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Donor Egg Medical Process

Learn what to expect from the donor egg medical process

The donor egg medical process involves simple steps that help hopeful parents take the next step towards parenthood. This process includes the egg donor and hopeful mother, or gestational surrogate, taking certain medications and receiving regular monitoring at the hopeful parent's fertility clinic.


The team at our Southern California egg donor agency provides comprehensive support during this time so the experience is as straightforward and comfortable as possible.

Donor egg medical process for the hopeful mother or gestational surrogate 


There are various steps hopeful mothers, or gestational surrogates, move through when becoming pregnant with donor eggs. These steps help the body become an optimal environment for the growth of a healthy baby.


Birth control pills. Women that have menstrual cycles will likely begin birth control pills on day three of their cycle. They'll then be on these pills for about two to three weeks to prevent ovarian cysts from forming.


Lupron. Next, the woman takes Lupron for 10-14 days. This medication temporarily suppresses pituitary and ovarian hormone production and helps the woman's cycle sync with the egg donor’s. If a woman does not have menstrual cycles, or is doing a frozen embryo transfer, she will not need to take Lupron.


Preparing the uterine lining. To make the lining of the uterus as receptive as possible to the implantation and growth of an embryo, doctors typically prescribe women estrogen and progesterone leading up to the embryo transfer. 


A fresh embryo transfer takes place soon after the egg retrieval, and a frozen embryo transfer can take place weeks, months, or even years later. 

Birth control pills being used for an egg donation cycle.
The medical process for the egg donor


During an egg donor cycle the team at our Southern California egg donor agency stays in close contact with the egg donor helping to ensure she has all the necessary medications, understands the instructions from the fertility clinic, and is going to her monitoring appointments.


There are various steps the clinic has the donor move through before and during the cycle.


Birth control. In many cases the egg donor takes birth control pills for a few weeks leading up to the egg donation cycle.


Infectious disease screening. Before the egg donor starts the egg donation cycle she will complete a screening for infectious diseases like HIV, hepatitis B, hepatitis C, gonorrhea, and chlamydia.


Ovarian stimulation. When the cycle begins the donor will self-administer ovarian stimulation medications that cause multiple eggs to mature. After the eggs reach a certain size the fertility doctor will instruct the donor to begin taking a medication that helps prevent ovulation.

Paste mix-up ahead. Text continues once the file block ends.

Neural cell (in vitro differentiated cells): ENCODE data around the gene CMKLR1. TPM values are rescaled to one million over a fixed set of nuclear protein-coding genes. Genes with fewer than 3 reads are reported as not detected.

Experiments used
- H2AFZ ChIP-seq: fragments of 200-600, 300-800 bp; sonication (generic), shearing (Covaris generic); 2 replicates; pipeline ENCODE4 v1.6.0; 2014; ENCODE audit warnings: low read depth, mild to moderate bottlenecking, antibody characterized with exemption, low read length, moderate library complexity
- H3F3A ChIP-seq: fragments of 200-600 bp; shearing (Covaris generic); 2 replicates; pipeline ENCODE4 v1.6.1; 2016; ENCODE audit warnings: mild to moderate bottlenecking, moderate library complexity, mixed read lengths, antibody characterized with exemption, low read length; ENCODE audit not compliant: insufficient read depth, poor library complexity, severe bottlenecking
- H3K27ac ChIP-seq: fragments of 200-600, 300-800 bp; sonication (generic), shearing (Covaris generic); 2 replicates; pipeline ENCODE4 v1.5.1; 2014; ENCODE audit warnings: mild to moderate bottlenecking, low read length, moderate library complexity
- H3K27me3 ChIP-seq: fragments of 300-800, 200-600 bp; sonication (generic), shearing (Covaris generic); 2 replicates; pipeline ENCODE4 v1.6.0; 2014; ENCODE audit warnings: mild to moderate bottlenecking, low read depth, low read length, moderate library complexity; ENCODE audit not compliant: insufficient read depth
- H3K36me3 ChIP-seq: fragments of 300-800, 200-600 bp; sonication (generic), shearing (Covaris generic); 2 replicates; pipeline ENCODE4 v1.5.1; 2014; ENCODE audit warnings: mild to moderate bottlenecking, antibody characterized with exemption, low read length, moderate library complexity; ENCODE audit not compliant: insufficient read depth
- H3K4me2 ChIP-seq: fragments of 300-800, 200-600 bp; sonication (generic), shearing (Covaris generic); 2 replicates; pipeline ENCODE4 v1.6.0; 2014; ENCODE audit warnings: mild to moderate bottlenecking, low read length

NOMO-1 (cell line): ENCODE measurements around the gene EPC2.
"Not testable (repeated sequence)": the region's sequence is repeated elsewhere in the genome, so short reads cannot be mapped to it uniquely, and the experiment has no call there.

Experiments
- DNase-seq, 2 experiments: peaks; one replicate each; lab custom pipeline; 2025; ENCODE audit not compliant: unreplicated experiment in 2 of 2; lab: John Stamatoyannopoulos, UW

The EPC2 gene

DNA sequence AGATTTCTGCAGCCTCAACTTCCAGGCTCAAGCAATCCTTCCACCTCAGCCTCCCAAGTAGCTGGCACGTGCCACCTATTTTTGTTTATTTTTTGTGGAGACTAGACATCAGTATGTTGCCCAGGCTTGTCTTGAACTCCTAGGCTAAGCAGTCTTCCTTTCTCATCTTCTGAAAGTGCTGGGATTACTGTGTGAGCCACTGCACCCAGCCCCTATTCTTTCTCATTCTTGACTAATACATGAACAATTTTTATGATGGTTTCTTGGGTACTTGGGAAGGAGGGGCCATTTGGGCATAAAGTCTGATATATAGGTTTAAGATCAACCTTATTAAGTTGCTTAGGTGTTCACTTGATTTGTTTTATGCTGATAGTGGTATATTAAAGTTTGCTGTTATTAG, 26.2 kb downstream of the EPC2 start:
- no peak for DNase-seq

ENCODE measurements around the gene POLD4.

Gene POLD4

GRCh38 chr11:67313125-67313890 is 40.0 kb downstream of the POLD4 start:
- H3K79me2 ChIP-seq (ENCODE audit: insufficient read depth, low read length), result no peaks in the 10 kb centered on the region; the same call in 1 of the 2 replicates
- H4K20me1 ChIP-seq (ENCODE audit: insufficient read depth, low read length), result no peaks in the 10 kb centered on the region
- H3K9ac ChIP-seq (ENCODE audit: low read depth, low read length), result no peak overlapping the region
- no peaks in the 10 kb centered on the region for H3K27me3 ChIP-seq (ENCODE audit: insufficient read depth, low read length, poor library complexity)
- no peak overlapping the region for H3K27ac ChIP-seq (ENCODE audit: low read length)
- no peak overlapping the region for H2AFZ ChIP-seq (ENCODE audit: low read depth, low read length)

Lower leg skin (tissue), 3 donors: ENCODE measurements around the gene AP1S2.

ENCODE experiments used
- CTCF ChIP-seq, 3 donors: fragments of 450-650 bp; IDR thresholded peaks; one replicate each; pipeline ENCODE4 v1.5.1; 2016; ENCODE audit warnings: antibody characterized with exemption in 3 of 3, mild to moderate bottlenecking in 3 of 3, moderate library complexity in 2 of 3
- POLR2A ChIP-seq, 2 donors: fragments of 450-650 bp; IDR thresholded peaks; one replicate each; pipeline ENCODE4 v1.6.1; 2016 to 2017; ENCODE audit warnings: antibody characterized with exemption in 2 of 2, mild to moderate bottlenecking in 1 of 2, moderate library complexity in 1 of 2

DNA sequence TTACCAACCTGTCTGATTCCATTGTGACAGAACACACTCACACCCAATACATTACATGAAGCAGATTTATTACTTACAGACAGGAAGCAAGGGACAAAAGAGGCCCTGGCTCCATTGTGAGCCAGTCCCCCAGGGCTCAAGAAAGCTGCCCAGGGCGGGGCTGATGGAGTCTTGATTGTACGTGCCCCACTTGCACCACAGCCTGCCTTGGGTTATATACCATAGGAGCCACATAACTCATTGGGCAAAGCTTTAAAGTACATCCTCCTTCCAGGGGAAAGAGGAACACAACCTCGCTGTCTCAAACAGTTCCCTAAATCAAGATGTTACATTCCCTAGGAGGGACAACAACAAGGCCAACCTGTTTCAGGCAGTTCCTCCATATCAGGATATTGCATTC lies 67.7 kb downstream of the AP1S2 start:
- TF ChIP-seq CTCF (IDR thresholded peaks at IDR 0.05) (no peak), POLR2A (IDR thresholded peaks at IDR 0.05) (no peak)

Regular monitoring. The donor receives regular monitoring at the hopeful parent's fertility clinic when she's taking the fertility medications. This monitoring includes bloodwork and ultrasounds and helps the fertility specialist assess how her body is responding to the medications, and determine when to retrieve the eggs.


Trigger shot. When the donor’s eggs reach a certain size the fertility doctor will instruct her to take a medication that triggers the release of the eggs. She will then undergo the egg retrieval procedure about 35 to 36 hours after taking the medication.

Our clinic helps to ensure each step of the egg donation cycle goes smoothly. 

What to expect after the donor egg retrieval


After the donor eggs have been retrieved, the doctor sends them to a lab where an embryologist freezes them, or fertilizes them with sperm from the hopeful father, or sperm donor. The embryologist can then freeze the resulting embryos for a transfer at a later time, or the doctor will transfer a fresh embryo into the hopeful mother's uterus.


The embryo transfer is a quick, simple procedure that feels similar to a pap smear. This process involves the doctor inserting a small catheter into the uterus through the cervix. They then pass the embryo through the catheter into the uterus. 


After the transfer the doctor will likely recommend the woman continue taking estrogen and progesterone to support the growth of the embryo. She'll receive a pregnancy test at the clinic around 12 days after the transfer.  


Our team keeps in touch with the hopeful parents after the egg retrieval and embryo transfer, offering any support we can.


Contact our Southern California egg donor agency for more information about egg donation.

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